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What IS The Big Pull?

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Eric Chavez, Bobby Crosby, Dan Johnson, and the list goes on and on--with the A's hitters, and with hitters on teams all around the major leagues. It goes something like this: Hitter tries to pull everything, hitter makes lots of outs, coaches try to get hitter to "go the other way more," hitter doesn't, hitter makes lots of outs, hitter suddenly decides to go the other way more, hitter starts hitting better. Hitter tries to pull everything again...

Why exactly do hitters want to pull the ball so much? Even when he was hitting some HRs to left field, Chavez spent ginormous portions of each of his first 5 seasons rolling over on outside pitches and grounding to second. Even when there are three infielders blocking the right side, and pasture-like regions open on the left side, Johnson pulls into the shift--even when he's batting -.012 and you would think that a dinky single would feel just fine right about now. Every time Crosby starts hitting as much to right and right-center as to left and left-center, he suddenly has a stretch of batting around .400 instead of around .200.

It's not exactly surprising. After all, there are plenty of specific reasons to expect more success if you look to hit to the off-field and much as you look to pull the ball:

  • You can see the ball longer, which is the same, in effect, as slowing the pitches down.
  • You force the defense to spread out more, meaning more balls will get through, or drop in, for hits.
  • Most pitchers are more comfortable pitching more to the outside corner than to the inside corner.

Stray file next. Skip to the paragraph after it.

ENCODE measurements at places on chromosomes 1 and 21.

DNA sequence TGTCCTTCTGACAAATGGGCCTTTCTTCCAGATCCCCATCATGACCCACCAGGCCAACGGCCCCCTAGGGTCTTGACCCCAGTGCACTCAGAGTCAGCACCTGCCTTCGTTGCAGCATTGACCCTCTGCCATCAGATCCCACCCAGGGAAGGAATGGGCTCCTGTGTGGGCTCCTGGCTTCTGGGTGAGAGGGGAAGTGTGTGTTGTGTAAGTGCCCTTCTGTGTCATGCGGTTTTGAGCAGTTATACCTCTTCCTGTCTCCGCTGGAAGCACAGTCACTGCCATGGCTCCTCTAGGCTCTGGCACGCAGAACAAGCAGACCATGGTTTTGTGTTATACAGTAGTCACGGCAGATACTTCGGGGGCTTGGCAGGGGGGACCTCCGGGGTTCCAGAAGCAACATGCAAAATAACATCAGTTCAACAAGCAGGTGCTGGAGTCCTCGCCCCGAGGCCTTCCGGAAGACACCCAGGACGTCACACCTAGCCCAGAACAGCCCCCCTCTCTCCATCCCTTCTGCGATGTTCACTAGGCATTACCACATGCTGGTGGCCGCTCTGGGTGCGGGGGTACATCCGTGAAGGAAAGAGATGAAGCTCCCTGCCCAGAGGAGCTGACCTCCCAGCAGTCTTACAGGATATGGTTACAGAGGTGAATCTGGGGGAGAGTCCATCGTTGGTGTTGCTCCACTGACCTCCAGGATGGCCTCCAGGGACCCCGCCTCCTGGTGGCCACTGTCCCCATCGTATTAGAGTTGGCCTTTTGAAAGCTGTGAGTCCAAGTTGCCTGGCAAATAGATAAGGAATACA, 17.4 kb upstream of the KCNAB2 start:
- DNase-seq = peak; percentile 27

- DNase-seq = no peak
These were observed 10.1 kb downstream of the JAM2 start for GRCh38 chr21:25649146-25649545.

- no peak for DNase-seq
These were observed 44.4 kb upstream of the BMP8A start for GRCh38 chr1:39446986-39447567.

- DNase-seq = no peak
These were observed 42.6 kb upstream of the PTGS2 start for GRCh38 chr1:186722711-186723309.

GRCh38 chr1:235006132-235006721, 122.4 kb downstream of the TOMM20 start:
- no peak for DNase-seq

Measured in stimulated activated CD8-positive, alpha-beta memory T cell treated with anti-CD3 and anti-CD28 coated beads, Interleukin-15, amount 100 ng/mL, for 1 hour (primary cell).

• If a pitch is tailing away--as many pitches will in a given sequence--you can hit the ball more squarely by going with the movement than by going against it.
Yet after tasting failure, and then success, what do these--and so many other hitters around the league--do? They go back to pulling everything again and having less success again. Aaaahhh!!! <pulls hair out, realizes it's not my hair, runs like crazy away from the person whose hair I just pulled>

I don't get this obsession with wanting to pull the ball. As electroshock therapy has proven (and not just with my 6th graders), most human beings gravitate towards behaviors that are routinely rewarded and away from behaviors that are routinely met with failure (or immense pain, but let's not get bogged down in discussing my 6th grade right now).

Yet athletes keep going back for the shocks. Why? I'm fascinated, in that "I'm not so much fascinated as I am incredibly mind-boggled, perturbed, and ready to check myself into an institution" way. Why are these people so slow to embrace the habits which tangibly, and immediately, breed success, and so slow to discard habits that breed failure? Heck, take it a step further: Why aren't hitters so obsessed with going the other way that coaches have to urge them to pull the ball more?

Hmm?